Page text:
Every single state statute that provides for an accredited investor exemption has a corresponding statute that requires that 504 shares must be “purchased for investment,” , Each such state defines “purchased for investment” as shares held for 12 months prior to resale.   Thus, any purchaser in a 504 offering who publicly resells his or her shares within twelve months  of the purchase date engages in a distribution and is deemed to be an “underwriter” under SEC rules.

Stock certificates that represent shares issued in a Rule 504 offering are required to have a legend that sets forth the restrictions of transferability. Transfer agents in conjunction with their compliance procedures require an attorney’s opinion before issuing free trading shares.

A review of recent enforcement actions against attorneys evidences the use of bogus legal opinions in connection with Rule 504 offerings. As demonstrated below, the misuse of Rule 504 to sell “free trading” shares has become rampant and the SEC, as well as the Justice Department have filed actions against the attorneys who render bogus opinions to remove restrictive legends.

Below are summaries of a few (of the many) enforcement actions against lawyers who author Rule 504 legal opinions.

In SEC v. Cassandra Armento, the SEC brought an action against attorney Cassandra Armento, alleging federal securities law violations in connection with 504 legal opinions she rendered on behalf of twelve issuers.

In SEC v. Integrated Services Group, Inc., the SEC charged attorney David M. Loev with violating the registration provisions in connection with his illegal 504 legal opinions.

In SEC v. Robert H. Jaffe the SEC charged attorney Robert H. Jaffe with direct and indirect violations of the anti-fraud, reporting, and securities registration provisions in connection with his 504 legal opinions.

In SEC v Marcus Luna, the SEC charged attorney Marcus Luna with engaging in a public distribution without registering with the SEC in connection with his 504 legal opinions.

In SEC v. William D. O’Neal, the SEC charged attorney William Neal with securities violations in connection with his 504 legal opinions.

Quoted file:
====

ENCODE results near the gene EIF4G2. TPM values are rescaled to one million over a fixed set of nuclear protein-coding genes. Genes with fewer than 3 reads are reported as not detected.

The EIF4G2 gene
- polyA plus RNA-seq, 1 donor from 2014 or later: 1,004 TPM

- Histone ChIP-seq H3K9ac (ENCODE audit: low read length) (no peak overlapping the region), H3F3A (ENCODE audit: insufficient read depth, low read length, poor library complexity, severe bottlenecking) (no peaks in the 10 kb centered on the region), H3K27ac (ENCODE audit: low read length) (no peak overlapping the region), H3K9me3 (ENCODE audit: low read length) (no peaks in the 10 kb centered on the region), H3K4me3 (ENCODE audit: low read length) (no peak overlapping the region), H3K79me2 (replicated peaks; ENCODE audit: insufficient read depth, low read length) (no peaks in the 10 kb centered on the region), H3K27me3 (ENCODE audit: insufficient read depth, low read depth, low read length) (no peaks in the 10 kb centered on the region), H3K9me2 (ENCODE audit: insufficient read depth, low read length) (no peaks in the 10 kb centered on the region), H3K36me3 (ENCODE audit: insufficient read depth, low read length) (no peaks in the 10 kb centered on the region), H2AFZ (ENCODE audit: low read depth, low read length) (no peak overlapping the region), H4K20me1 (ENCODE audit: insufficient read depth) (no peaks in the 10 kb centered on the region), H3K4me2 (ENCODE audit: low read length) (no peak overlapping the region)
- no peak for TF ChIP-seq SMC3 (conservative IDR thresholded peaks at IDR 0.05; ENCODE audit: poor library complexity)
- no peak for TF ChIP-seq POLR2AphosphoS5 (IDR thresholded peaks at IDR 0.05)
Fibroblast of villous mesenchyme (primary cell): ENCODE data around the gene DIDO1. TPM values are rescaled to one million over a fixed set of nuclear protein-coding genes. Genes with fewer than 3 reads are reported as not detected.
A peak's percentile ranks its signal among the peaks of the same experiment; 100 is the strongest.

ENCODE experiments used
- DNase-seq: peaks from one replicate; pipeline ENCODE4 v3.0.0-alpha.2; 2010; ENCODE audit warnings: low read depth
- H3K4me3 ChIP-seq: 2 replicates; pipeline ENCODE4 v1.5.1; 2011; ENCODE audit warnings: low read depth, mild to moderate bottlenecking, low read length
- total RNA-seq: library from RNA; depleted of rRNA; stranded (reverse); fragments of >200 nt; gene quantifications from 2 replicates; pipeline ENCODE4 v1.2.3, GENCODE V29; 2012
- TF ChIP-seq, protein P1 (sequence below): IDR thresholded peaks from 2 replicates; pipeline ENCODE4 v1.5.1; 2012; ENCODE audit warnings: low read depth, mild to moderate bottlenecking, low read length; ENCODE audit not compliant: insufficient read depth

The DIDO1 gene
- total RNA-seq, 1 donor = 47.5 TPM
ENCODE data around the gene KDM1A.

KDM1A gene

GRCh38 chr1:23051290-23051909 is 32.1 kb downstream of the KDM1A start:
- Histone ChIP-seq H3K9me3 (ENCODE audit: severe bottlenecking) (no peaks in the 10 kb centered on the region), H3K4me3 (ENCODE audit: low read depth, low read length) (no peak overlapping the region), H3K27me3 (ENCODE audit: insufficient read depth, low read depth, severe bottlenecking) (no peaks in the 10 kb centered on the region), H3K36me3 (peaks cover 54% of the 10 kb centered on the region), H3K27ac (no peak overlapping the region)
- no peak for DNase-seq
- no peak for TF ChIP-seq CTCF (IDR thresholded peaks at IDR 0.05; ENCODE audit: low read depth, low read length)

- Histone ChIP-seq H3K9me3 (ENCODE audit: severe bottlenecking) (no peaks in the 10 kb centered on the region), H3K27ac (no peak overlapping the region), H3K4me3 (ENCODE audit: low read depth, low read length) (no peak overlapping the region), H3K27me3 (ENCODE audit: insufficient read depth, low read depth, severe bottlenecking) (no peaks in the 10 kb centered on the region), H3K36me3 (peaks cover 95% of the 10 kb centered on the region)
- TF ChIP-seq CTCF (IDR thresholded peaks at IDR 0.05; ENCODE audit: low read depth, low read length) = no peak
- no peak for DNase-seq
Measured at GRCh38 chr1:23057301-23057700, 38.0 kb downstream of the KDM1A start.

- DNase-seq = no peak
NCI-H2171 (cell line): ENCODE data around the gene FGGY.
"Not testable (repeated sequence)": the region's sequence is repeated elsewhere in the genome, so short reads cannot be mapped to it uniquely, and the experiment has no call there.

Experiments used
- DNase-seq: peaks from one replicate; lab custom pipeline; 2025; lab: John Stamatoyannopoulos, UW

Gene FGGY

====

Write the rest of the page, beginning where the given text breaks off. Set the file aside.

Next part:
In SEC v John Briner, the SEC charged attorney John Briner in connection with his participation and legal opinions involving an invalid Rule 504 offering to create purportedly free-trading Golden Apple stock.

In SEC v. Carmine Bua, the SEC charged attorney Carmine Bua with issuing bogus opinion letters for Global Development and Environmental Resources.

In United States v Phillip Windom Offill, Jr., the Department of Justice filed criminal charges against securities attorney Phillip Windom Offill, Jr. in connection with 504 legal opinions he illegally issued for 9 different issuers.

For information about the Form D filling requirements for Rule 504 Offerings please visit:

For further information about this securities law blog post, please contact Brenda Hamilton, Securities Attorney at 101 Plaza Real S, Suite 202 N, Boca Raton, Florida, (561) 416-8956, by email at [email protected] or visit   This securities law blog post is provided as a general informational service to clients and friends of Hamilton & Associates Law Group and should not be construed as, and does not constitute, legal advice on any specific matter, nor does this message create an attorney-client relationship. Please note that the prior results discussed herein do not guarantee similar outcomes.

Hamilton & Associates | Securities Lawyers
Brenda Hamilton, Securities Attorney
101 Plaza Real South, Suite 202 North
Boca Raton, Florida 33432
Telephone: (561) 416-8956
Facsimile: (561) 416-2855